DFG Collaborative Research Centre 1444
This Collaborative Research Centre aims to unravel the basic mechanisms that differentiate between success and failure in regeneration of musculoskeletal tissue using bone healing as a role model.
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The effects of mechano-biology on chromatin folding and gene regulation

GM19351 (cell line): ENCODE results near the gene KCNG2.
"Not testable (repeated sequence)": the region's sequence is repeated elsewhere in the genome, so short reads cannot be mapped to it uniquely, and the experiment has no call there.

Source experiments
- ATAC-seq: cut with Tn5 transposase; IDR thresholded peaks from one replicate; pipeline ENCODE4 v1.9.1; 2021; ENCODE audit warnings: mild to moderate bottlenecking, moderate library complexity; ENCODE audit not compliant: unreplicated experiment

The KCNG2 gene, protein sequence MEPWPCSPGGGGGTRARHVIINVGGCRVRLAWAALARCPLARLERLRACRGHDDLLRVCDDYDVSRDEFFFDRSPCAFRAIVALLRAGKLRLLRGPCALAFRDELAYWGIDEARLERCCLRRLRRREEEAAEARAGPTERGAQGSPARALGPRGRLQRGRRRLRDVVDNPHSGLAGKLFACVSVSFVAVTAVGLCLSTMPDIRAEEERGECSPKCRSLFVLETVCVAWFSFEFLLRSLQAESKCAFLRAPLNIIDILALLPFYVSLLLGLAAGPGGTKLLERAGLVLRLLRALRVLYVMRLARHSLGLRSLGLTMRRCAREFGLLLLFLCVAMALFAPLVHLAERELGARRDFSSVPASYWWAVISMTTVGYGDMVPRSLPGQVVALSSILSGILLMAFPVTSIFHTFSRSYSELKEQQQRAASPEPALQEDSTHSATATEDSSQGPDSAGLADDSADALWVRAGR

Knaus and Mundlos will analyse the effects of mechanical stimuli, which are so essential for bone healing, on chromatin folding and gene regulation. They hypothesise that mechanical forces influence gene expression via re-positioning of the chromatin in the three-dimensional space of the nucleus. Alterations of the extracellular matrix composition, the fluid shear stress and other external forces might therefore modulate gene transcription during disease and tissue regeneration. Preliminary data with endothelial cells shows striking changes in cellular mechanics, nuclear lamina and extracellular matrix composition, as well as increased F-actin bundling and tubulin acetylation, resulting in increased cellular tension and nuclear deformation. Knaus and Mundlos will characterise the nuclear modifications, identify lamina associated domains and perform chromosome conformation capture to characterise the nuclear three-dimensional organisation upon mechanical stimulation.